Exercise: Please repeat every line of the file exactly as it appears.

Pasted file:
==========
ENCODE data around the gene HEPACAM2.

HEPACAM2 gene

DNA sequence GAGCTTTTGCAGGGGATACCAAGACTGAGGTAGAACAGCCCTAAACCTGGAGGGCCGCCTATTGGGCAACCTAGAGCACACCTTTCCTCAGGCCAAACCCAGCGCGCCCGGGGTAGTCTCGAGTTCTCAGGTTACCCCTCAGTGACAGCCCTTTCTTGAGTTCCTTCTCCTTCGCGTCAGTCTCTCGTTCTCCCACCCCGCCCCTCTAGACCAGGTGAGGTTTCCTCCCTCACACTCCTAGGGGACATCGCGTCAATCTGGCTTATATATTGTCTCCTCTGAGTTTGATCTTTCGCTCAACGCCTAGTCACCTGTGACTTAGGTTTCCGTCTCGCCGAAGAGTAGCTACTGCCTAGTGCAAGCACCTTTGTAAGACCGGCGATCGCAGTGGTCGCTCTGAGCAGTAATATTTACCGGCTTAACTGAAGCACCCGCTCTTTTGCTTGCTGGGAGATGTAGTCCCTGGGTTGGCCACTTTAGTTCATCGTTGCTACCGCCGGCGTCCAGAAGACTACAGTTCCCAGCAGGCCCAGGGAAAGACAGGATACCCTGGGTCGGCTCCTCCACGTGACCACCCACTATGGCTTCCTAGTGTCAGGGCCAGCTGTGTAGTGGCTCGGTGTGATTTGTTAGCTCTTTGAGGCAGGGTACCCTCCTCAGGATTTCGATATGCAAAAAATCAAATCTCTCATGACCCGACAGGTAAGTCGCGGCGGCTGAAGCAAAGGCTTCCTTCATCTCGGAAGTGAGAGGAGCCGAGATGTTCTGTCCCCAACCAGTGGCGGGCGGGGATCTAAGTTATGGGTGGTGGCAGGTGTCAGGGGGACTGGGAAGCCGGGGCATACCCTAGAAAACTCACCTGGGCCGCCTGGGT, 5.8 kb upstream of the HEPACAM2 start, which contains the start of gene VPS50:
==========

ENCODE data around the gene HEPACAM2.

HEPACAM2 gene

DNA sequence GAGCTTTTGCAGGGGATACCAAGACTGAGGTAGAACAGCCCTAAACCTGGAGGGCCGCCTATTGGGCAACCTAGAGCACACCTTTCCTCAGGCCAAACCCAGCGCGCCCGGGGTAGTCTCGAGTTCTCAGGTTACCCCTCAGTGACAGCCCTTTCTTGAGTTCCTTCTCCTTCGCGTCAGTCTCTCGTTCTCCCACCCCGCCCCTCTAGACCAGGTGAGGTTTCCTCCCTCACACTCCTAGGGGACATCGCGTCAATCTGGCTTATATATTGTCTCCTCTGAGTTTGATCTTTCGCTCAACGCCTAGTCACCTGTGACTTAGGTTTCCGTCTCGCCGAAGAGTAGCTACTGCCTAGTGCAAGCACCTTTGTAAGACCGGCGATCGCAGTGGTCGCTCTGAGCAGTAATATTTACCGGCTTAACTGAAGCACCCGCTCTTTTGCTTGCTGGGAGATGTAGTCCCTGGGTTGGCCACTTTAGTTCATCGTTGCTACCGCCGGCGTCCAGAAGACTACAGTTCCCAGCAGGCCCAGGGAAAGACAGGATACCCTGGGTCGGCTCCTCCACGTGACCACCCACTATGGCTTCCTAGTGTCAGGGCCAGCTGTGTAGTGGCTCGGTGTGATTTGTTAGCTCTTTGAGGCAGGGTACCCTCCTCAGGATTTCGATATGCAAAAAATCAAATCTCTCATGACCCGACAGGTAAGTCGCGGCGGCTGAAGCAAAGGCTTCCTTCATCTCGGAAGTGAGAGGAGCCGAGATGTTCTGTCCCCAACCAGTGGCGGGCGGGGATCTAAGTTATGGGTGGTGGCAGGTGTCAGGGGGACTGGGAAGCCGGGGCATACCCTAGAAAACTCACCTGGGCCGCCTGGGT, 5.8 kb upstream of the HEPACAM2 start, which contains the start of gene VPS50: